Du fond de l’abîme (Psalm 130: De Profundis/”Out of the depths”), is composed for voice and orchestra, and dedicated to the memory of her father, as noted at the top of the score. Boulanger’s psalms convey her Catholic faith. She completed this work when she was only twenty-two, yet it sounds mature and conveys her developed compositional style. Ristow writes that Boulanger composed Du fond de l’abîme in reaction to World War I.

Pie Jesu
Lili Boulanger finished this Pie Jesu (1918) towards the end of her life, but “the first of Lili Boulanger’s sketches for the Pie Jesu are to be found in a composition book she used between 1909 and 1913.” As noted by her sister, Nadia, she dictated the work to her.Scholars such as biographer Léonie Rosenstiel and Olivia Mattis[18] speculate that Boulanger intended to write a complete Requiem Mass but did not live to complete it. Scored for high voice, string quartet, harp and organ, Boulanger’s setting is sparse. Pie Jesu is the only surviving Boulanger text setting that uses an explicitly Christian text.

Vieille prière bouddhique
This work, “Old Buddhist Prayer”, is written for tenor and chorus (soprano, alto, tenor and bass), accompanied by a large orchestra consisting of: 2 flutes, 2 oboes, English horn, 2 clarinets (B♭), bass clarinet (B♭), 2 bassoons, sarrusophone + 4 horns (F), 3 trumpets, 4 trombones, tuba + tympani, cymbals, bass drum + celesta + 2 harps, strings.[21] Composed during 1914–1917, as many of her works, it was not performed until after World War I, in 1921. This work is not based within Catholicism, as her psalms were. Rather, it sets a Buddhist daily prayer. James Briscoe notes that this work shows similarities to Stravinsky but also to the next generation.

D’un soir triste
This instrumental work was the last Boulanger was able to compose by her own hand, without help in writing.

D’un matin de printemps
This symphonic poem is one of the last pieces Lili Boulanger completed. Different arrangements were produced including a version for violin, for flute, and for piano, another for piano trio, and another for orchestra. Although she finished both these instrumental works, her sister Nadia reportedly edited the works to add dynamics and performance directions.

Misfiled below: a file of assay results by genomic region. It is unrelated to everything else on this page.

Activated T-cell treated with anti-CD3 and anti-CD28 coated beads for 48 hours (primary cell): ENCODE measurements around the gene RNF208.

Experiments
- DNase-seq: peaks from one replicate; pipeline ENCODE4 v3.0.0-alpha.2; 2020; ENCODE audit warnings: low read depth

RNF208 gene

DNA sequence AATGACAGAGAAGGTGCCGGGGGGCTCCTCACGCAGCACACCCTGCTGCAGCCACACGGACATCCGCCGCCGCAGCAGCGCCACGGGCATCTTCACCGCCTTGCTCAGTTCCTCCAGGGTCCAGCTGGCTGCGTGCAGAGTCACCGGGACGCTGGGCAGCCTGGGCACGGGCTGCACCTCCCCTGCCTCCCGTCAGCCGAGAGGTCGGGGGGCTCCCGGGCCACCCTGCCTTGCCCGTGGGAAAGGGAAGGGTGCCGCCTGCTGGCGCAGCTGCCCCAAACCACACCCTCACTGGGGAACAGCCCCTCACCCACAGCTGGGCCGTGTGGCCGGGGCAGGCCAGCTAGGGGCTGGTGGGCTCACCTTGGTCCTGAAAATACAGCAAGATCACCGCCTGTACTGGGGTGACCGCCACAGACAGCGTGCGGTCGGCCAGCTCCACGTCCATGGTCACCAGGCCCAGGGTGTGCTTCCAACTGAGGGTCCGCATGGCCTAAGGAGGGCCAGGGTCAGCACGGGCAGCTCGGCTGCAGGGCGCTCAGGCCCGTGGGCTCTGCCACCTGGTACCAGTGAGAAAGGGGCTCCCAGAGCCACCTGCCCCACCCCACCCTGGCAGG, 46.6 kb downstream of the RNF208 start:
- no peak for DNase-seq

In March 1939, Nadia Boulanger with the help of American friends created the Lili Boulanger Memorial Fund. It has two objectives: to perpetuate Lili Boulanger’s music and memory and financially support talented musicians. The Lili Boulanger Memorial Fund does not accept applications for its annual competition but a list of candidates is produced by a group of nominators selected each year by the Board of Trustees. Each nominator can then propose a candidate for the prize. The Fund then awards the Prix Lili Boulanger to one of these candidates. The University of Massachusetts Boston curates the fund.Previous winners have included Alexei Haieff (1942), Noël Lee (1953), Wojciech Kilar (1960), Robert D. Levin (1966, 1971) and Andy Akiho (2015).

In April 1965, the Friends of Lili Boulanger Association was created in Paris. This organization became the Nadia and Lili Boulanger International Centre (CNLB) in 2009.[28]

The asteroid 1181 Lilith was named in her honor.

The two definitive biographies are The Life and Works of Lili Boulanger (ISBN 0-8386-1796-4) by the American musicologist Léonie Rosenstiel and À la recherche de Lili Boulanger by French musicologist and tenor Jérôme Spycket. Piano Trios “D’un soir triste” (1918) and “D’un matin de printemps” (1918) D’un soir triste (1918)